Scholars identify the idea of legitimate opposition as having taken hold sometime in the 19th century, when Andrew Jackson and Martin Van Buren created the first mass-based political party. This is probably even pretty early, as accounts of the Whigs suggest they weren't all convinced that party competition was a good thing.
So how did peaceful alternation of power happen when the norm of legitimate opposition had not yet taken hold? The reasons are instructive for 2016, if not directly applicable. One was a belief in the process. Although the election of 1800 had a far more tumultuous counting process than any modern presidential election, the ultimate victor was the process rather than the views of either candidate.
The second is the commitment of John Adams to the American experiment. It might seem rather weak to wade through all this theory and history and come on the other side with boilerplate founder worship. And that's not precisely the point. Half of the equation is that early presidents were selected for their national reputations for statesmanship (though the success of this was hardly guaranteed — Aaron Burr came much closer to the presidency than anyone expected). The other half was the very real fear that the experiment would fail.
In contrast, American democracy in 2016 is poised to be the victim of its own success. There are norms — like legitimate opposition and respecting the process — that most people consider very important. But the decline of institutions means that the sanctions for violating those norms, even verbally, are unclear and often nonexistent.
As I noted in my last post, the United States has, as the moment, a dangerous combination of weak parties and strong partisanship. The last time this particular combination existed in US politics was just about the time that Jefferson became president in 1801. Party organizations hadn't developed yet, but sides were clear and vehemently opposed. And there was still a peaceful transfer of power.
What all the tweets and takes about this peaceful transition neglect to mention is that insofar as a presidential transition happened between these two opposing sides in the early republic, it only happened once in that context. After Jefferson left office — establishing the two-term norm — in 1809, the Federalists began to disintegrate, and an era of a diffuse, diverse set of Democratic Republicans ensued.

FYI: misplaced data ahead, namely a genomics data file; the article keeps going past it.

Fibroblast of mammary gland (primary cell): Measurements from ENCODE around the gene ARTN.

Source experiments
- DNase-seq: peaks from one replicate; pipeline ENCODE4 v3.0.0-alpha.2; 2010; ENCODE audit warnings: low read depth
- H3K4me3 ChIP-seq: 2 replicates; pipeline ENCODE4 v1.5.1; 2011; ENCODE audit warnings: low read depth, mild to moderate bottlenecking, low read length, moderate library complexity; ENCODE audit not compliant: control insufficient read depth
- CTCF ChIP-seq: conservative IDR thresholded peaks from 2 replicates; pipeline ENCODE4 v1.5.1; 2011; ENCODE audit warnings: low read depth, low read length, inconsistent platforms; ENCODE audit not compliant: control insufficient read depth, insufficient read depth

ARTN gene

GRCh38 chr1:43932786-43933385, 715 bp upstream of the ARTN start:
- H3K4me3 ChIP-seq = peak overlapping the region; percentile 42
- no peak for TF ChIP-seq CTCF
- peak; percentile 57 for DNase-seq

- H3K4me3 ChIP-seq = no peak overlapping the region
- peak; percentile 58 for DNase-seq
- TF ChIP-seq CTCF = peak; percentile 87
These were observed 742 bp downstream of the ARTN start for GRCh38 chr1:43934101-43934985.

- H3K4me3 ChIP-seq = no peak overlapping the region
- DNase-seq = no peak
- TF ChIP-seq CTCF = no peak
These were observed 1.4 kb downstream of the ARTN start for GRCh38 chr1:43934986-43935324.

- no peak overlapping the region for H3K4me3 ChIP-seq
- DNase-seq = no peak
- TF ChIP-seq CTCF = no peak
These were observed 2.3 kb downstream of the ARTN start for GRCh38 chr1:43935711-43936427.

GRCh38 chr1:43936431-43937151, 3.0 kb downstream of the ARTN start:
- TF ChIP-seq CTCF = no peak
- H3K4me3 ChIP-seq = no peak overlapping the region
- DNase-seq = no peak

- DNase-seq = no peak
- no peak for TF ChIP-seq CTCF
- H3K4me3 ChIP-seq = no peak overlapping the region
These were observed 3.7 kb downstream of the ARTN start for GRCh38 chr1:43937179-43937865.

Jefferson, Madison, and Monroe all left after two terms — not because they lost reelection. By the time Monroe left office, there was only one party, and it wasn't much of a party in the modern sense. The ultimate result of this period was a four-candidate election in 1824 — which did install a president with questionable legitimacy, and created the conditions for a real party system to form. What followed was the real beginning of competitive mass democracy in American politics, after norms about accepting election losses and about informal presidential term limits had set in.
For all their flaws, 19th-century party machines provided the mechanisms to punish people who violated democratic norms — withdrawal of party support generally meant political exile. But even these robust institutions proved insufficient to manage the crisis that turned into the Civil War. That was, for many Southerners, a cause worthy of abandoning compromise and taking up arms.
The question of whether a major party candidate must accept election results is, well, not really a question. But the larger principle at stake is much thornier, and the dilemmas about how much ground to cede to one's opponents for the sake of compromise are real. An additional challenge lies in who can enforce those boundaries, and how they might go about sanctioning those who violate them. Having robust political institutions that can do this — that ensure that actors have a stake in the system as a whole — are especially useful when opposing parties are mired in disagreement and distrust.
That hasn't been the story of 2016. Instead, we have weakened parties alongside strong partisanship. When no one is seriously afraid that the country will disintegrate, institutional degradation causes less alarm than perhaps it should.
Weaker parties and stronger partisanship, however, is a combination rarely seen in American political history. Its closest comparison is in the very early republic. The peaceful transition of 1801, where one side stood down and accepted the victory of its political opponents, is a very important moment in the history of democratic politics. And it is all the more impressive when we consider the institutional context. But the crucial thing to remember is still that under these conditions, it only happened once.